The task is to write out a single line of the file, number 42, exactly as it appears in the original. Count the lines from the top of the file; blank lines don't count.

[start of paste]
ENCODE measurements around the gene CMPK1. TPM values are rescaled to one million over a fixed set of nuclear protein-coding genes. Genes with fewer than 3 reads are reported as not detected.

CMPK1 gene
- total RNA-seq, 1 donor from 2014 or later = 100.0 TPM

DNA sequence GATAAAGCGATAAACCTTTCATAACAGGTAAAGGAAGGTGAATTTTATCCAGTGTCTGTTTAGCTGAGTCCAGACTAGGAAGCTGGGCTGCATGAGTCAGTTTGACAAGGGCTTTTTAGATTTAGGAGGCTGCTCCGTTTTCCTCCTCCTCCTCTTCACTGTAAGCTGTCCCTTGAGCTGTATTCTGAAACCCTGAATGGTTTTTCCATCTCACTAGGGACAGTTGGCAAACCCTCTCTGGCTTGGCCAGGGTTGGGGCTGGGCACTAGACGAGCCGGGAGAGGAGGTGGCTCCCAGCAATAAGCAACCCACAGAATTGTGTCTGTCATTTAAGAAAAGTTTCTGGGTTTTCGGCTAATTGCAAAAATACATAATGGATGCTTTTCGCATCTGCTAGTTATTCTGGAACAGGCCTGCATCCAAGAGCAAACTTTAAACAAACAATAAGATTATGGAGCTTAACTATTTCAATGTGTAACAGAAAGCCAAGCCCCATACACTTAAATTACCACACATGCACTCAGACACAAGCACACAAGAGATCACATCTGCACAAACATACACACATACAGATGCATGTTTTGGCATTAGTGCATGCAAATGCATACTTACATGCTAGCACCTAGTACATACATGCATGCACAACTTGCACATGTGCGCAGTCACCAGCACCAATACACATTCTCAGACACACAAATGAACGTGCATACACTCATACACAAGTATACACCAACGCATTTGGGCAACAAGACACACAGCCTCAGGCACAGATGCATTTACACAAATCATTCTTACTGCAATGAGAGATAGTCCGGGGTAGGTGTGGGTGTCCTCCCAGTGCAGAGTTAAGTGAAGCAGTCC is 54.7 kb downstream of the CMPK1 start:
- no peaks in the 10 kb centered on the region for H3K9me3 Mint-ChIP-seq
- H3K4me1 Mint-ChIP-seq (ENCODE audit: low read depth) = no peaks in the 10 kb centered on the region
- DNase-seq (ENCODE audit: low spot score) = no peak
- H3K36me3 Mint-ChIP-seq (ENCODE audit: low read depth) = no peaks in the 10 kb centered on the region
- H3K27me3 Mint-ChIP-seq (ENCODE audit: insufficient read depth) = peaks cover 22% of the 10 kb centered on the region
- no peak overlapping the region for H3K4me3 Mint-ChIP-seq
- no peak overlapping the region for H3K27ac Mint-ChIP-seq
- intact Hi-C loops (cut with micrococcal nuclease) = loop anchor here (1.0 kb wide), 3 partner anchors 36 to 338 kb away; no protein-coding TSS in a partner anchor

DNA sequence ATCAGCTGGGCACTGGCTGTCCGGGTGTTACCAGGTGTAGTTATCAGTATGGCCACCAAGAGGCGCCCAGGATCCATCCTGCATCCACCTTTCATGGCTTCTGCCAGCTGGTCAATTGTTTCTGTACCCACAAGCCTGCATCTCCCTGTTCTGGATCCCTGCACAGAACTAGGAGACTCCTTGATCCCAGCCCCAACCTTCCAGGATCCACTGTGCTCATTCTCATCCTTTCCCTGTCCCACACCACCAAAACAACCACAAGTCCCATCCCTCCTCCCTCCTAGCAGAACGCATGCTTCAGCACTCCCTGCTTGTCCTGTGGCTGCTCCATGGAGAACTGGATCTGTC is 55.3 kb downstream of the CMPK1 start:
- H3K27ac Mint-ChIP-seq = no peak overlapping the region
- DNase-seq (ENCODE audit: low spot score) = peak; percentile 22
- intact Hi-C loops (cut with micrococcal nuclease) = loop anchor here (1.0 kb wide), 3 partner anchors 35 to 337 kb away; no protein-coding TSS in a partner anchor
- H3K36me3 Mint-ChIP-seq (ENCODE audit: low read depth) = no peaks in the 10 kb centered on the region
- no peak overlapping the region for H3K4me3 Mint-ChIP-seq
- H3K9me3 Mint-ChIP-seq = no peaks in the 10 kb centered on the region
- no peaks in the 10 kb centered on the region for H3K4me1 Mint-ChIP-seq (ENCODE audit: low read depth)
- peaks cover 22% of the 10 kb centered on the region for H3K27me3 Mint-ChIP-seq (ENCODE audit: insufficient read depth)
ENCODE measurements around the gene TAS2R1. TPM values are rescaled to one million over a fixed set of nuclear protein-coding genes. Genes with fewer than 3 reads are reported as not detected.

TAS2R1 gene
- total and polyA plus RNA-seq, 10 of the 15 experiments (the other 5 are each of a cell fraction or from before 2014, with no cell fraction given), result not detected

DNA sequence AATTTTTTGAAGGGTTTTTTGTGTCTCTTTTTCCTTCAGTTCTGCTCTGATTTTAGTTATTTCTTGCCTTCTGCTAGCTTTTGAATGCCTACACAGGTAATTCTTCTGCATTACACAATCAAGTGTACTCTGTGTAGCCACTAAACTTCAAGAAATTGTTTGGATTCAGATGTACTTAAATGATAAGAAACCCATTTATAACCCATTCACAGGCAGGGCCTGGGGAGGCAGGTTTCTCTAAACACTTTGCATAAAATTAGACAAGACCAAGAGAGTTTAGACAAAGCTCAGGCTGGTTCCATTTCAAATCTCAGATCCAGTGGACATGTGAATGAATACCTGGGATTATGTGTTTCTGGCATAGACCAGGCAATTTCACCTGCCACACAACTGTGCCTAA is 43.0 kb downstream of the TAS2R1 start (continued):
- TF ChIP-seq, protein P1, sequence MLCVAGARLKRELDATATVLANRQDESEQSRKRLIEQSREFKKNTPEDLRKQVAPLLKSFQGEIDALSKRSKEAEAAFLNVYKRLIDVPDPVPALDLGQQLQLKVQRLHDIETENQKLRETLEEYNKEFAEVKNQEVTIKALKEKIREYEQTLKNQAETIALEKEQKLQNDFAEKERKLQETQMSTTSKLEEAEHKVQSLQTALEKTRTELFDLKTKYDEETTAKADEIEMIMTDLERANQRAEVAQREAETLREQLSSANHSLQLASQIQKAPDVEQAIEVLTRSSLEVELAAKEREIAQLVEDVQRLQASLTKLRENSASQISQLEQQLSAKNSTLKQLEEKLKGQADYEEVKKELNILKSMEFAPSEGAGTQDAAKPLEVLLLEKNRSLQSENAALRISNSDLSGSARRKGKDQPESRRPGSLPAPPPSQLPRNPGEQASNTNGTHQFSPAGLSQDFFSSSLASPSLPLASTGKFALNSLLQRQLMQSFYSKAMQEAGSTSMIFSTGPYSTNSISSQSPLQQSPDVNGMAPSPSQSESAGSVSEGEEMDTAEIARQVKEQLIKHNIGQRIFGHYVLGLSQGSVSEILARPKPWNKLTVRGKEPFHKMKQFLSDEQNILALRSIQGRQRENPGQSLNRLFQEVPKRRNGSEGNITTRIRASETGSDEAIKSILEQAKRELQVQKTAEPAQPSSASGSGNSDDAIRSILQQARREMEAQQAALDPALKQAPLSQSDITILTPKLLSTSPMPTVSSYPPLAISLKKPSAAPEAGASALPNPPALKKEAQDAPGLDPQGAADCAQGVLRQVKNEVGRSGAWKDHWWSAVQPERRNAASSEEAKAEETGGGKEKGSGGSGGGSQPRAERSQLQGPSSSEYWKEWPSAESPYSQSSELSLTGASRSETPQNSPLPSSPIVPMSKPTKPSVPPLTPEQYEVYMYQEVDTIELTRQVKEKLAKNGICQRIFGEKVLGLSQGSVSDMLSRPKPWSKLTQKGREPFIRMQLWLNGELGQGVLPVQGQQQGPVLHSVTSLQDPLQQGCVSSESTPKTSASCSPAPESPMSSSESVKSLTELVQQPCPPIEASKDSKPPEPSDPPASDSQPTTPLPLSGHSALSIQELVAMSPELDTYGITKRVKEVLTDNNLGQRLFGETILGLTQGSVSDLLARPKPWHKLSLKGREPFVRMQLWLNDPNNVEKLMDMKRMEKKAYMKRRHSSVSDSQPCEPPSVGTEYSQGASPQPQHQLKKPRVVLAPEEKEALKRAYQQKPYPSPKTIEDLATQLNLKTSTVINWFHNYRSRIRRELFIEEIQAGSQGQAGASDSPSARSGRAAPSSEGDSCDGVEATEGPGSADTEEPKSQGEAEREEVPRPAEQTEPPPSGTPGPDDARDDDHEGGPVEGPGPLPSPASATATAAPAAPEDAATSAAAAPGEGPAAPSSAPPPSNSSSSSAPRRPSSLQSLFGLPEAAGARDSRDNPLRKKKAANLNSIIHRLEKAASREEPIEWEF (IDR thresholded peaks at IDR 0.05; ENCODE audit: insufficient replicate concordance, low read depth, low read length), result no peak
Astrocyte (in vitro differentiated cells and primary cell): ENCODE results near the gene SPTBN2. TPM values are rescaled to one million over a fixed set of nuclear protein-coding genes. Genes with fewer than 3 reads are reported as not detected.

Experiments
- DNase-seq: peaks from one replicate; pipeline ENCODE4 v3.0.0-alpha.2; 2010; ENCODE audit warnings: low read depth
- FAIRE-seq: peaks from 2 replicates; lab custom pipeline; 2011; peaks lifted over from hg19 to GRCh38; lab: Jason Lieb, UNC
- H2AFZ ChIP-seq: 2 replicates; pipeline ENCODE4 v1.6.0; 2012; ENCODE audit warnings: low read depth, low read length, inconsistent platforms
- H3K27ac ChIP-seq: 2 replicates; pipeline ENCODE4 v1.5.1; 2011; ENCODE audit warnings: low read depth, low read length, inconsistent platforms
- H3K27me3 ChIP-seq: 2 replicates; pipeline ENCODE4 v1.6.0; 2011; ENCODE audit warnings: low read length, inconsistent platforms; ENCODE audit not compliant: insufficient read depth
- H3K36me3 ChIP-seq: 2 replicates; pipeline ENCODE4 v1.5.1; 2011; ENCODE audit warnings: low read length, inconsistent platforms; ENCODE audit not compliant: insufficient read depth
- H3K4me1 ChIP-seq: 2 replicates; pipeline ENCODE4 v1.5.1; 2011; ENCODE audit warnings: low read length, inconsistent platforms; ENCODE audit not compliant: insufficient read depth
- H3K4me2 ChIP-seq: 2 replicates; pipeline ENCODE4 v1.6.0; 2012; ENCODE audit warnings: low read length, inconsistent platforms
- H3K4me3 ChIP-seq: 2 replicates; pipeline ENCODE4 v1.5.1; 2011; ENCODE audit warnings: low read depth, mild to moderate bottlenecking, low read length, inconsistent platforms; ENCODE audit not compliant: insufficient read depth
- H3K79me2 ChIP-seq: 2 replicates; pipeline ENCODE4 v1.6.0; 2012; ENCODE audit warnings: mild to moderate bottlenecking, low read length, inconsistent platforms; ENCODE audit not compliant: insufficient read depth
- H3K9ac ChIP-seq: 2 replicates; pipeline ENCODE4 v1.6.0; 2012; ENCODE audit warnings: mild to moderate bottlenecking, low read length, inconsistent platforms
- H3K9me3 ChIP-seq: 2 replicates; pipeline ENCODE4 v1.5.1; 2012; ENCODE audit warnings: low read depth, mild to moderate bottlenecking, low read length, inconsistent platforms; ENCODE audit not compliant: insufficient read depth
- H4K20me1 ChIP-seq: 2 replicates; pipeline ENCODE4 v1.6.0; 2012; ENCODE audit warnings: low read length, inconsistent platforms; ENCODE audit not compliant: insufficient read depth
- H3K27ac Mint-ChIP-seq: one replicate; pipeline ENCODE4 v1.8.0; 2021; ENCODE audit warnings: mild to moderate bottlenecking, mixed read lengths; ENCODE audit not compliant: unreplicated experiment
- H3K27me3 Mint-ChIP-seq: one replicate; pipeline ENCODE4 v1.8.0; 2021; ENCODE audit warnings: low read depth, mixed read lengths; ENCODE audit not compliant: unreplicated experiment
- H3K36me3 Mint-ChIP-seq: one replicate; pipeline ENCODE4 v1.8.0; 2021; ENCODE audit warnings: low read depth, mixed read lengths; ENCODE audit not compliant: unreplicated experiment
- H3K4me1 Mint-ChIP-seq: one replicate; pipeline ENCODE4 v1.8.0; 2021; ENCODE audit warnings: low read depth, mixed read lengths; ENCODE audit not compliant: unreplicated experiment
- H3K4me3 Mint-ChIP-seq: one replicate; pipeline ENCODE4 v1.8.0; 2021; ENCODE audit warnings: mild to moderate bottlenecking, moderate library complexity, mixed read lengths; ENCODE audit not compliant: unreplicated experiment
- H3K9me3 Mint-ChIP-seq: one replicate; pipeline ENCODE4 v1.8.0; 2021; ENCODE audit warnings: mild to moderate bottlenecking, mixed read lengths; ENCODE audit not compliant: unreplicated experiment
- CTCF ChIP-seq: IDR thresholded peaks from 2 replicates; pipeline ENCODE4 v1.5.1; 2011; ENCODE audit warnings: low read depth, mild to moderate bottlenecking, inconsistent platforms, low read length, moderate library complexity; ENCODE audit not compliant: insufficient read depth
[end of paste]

- H3K27ac Mint-ChIP-seq: one replicate; pipeline ENCODE4 v1.8.0; 2021; ENCODE audit warnings: mild to moderate bottlenecking, mixed read lengths; ENCODE audit not compliant: unreplicated experiment